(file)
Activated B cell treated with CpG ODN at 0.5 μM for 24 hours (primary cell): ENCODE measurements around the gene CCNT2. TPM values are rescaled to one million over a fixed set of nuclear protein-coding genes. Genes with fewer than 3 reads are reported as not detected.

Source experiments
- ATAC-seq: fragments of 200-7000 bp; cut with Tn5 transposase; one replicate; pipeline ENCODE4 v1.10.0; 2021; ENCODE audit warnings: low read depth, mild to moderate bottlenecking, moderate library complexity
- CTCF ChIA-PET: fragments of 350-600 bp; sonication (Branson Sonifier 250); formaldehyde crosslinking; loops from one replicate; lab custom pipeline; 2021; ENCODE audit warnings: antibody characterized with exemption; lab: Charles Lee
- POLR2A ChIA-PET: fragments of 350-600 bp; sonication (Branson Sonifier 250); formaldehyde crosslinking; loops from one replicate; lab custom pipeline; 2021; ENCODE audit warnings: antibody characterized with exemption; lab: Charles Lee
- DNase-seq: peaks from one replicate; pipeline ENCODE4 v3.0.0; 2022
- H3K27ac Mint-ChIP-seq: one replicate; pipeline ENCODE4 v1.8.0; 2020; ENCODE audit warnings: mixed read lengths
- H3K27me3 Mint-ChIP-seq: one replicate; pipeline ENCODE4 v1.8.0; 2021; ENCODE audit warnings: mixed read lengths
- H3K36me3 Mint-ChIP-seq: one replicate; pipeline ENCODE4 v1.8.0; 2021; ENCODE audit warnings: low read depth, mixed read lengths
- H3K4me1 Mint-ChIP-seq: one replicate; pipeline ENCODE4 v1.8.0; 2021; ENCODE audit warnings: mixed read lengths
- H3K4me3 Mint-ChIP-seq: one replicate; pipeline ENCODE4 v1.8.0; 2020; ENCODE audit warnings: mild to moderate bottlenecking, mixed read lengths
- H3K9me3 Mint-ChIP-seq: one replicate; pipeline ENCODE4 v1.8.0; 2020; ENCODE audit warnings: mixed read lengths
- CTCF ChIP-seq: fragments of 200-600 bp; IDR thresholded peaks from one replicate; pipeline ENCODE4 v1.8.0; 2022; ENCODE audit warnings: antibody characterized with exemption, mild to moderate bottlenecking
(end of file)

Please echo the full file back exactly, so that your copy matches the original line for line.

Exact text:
Activated B cell treated with CpG ODN at 0.5 μM for 24 hours (primary cell): ENCODE measurements around the gene CCNT2. TPM values are rescaled to one million over a fixed set of nuclear protein-coding genes. Genes with fewer than 3 reads are reported as not detected.

Source experiments
- ATAC-seq: fragments of 200-7000 bp; cut with Tn5 transposase; one replicate; pipeline ENCODE4 v1.10.0; 2021; ENCODE audit warnings: low read depth, mild to moderate bottlenecking, moderate library complexity
- CTCF ChIA-PET: fragments of 350-600 bp; sonication (Branson Sonifier 250); formaldehyde crosslinking; loops from one replicate; lab custom pipeline; 2021; ENCODE audit warnings: antibody characterized with exemption; lab: Charles Lee
- POLR2A ChIA-PET: fragments of 350-600 bp; sonication (Branson Sonifier 250); formaldehyde crosslinking; loops from one replicate; lab custom pipeline; 2021; ENCODE audit warnings: antibody characterized with exemption; lab: Charles Lee
- DNase-seq: peaks from one replicate; pipeline ENCODE4 v3.0.0; 2022
- H3K27ac Mint-ChIP-seq: one replicate; pipeline ENCODE4 v1.8.0; 2020; ENCODE audit warnings: mixed read lengths
- H3K27me3 Mint-ChIP-seq: one replicate; pipeline ENCODE4 v1.8.0; 2021; ENCODE audit warnings: mixed read lengths
- H3K36me3 Mint-ChIP-seq: one replicate; pipeline ENCODE4 v1.8.0; 2021; ENCODE audit warnings: low read depth, mixed read lengths
- H3K4me1 Mint-ChIP-seq: one replicate; pipeline ENCODE4 v1.8.0; 2021; ENCODE audit warnings: mixed read lengths
- H3K4me3 Mint-ChIP-seq: one replicate; pipeline ENCODE4 v1.8.0; 2020; ENCODE audit warnings: mild to moderate bottlenecking, mixed read lengths
- H3K9me3 Mint-ChIP-seq: one replicate; pipeline ENCODE4 v1.8.0; 2020; ENCODE audit warnings: mixed read lengths
- CTCF ChIP-seq: fragments of 200-600 bp; IDR thresholded peaks from one replicate; pipeline ENCODE4 v1.8.0; 2022; ENCODE audit warnings: antibody characterized with exemption, mild to moderate bottlenecking